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Growing ocean acidity (1)

By: Floro Mercene

Despite disastrous weather we are facing because of climate change, scientists say the worse is yet to come. Over the past 30 years there has been a pattern of increasingly higher average temperatures for the whole world. The average global temperature today is about l degree Celsius higher than it was in the late 19th century.

These rising temperatures – caused primarily by an increase of heat-trapping emissions in the atmosphere created when we burn coal, oil, and natural gas in power stations to generate electricity, drive our cars, and fuel in various industries – are what we refer to as global warming. Powerful rain and snow storm, intense drought periods, destructive flood, and super typhoons are a well-known consequence of a warmer planet.

Gases that trap heat in the atmosphere are called greenhouse gases, i.e. Carbon dioxide (CO2), Methane (CH4), Nitrous Oxide (N2O), and Fluorinated gasses. Global warming is primarily a problem of too much carbon dioxide in the atmosphere. This carbon overload is caused mainly when we burn fossil fuels like coal, oil and natural gas or cut down and burn forests.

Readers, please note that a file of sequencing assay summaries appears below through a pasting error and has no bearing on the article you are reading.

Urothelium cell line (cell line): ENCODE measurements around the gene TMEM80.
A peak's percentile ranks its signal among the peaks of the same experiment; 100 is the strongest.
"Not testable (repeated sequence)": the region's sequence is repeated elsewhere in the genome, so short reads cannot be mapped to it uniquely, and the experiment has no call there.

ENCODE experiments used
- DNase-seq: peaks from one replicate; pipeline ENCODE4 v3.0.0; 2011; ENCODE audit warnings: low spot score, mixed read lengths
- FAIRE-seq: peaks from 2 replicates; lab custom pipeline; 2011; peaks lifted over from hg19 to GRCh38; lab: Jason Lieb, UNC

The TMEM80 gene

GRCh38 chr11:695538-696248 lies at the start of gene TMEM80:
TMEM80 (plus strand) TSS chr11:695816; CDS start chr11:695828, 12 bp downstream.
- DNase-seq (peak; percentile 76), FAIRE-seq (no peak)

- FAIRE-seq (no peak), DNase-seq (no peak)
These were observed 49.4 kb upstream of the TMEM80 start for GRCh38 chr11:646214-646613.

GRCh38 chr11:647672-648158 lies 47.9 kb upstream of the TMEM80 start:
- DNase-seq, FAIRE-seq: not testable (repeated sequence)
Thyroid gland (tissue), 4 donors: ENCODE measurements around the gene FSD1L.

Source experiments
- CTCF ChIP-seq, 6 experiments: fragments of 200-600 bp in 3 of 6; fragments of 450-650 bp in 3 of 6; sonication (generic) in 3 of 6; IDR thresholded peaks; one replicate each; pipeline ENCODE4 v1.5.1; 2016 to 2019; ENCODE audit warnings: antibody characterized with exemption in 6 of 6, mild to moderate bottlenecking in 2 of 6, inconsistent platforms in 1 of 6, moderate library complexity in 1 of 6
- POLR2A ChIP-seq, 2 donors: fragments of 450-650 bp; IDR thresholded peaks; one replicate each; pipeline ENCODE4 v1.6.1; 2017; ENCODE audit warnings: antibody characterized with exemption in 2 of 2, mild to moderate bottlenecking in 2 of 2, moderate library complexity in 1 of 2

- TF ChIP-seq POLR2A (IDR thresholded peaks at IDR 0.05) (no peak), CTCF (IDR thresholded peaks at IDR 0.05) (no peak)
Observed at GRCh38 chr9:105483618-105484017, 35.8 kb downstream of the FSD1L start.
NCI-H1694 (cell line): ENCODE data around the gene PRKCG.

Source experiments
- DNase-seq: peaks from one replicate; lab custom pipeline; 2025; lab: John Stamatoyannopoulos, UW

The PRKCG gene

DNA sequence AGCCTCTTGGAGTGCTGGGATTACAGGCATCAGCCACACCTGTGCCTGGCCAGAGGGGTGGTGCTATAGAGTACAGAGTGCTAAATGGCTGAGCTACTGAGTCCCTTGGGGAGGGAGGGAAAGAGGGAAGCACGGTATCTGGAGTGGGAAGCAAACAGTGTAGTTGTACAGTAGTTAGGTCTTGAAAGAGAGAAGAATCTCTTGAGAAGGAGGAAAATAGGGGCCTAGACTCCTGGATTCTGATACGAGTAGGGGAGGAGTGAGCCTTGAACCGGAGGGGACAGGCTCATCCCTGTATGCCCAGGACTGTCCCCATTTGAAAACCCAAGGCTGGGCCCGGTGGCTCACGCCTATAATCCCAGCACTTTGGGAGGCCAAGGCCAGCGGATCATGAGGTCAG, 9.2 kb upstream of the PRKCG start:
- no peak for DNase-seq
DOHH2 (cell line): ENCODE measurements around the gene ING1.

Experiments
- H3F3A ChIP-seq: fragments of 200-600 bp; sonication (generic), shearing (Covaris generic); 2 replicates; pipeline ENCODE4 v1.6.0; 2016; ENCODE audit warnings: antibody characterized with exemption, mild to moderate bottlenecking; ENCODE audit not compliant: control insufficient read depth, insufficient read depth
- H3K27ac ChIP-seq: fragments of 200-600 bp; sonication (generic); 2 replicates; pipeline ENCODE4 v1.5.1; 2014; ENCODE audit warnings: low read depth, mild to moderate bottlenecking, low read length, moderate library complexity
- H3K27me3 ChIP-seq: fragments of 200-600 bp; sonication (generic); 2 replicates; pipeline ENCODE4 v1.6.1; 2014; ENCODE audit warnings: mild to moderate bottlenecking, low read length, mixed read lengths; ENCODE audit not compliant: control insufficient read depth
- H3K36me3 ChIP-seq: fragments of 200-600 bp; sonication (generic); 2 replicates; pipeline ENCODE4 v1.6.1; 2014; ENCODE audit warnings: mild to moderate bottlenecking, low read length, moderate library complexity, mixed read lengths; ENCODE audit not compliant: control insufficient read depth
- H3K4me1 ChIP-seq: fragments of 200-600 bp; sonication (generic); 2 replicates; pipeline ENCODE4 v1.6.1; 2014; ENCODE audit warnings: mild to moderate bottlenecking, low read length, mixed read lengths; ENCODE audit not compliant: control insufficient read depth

At least one-quarter of the carbon dioxide released by human activities dissolves into the ocean. The world’s oceans are 26 percent more acidic today than at the start of the Industrial Revolution, when mankind started massively burning fossil fuels, which give off carbon dioxide. When carbon dioxide dissolves in sea water, the water becomes more acidic. In the past 200 years alone, ocean water has become acidic faster than any known change in ocean chemistry in the last 50 million years. Such a relatively quick change in ocean chemistry doesn’t give marine life, which evolved over million years in an ocean with a generally stable pH.

(To be continued)

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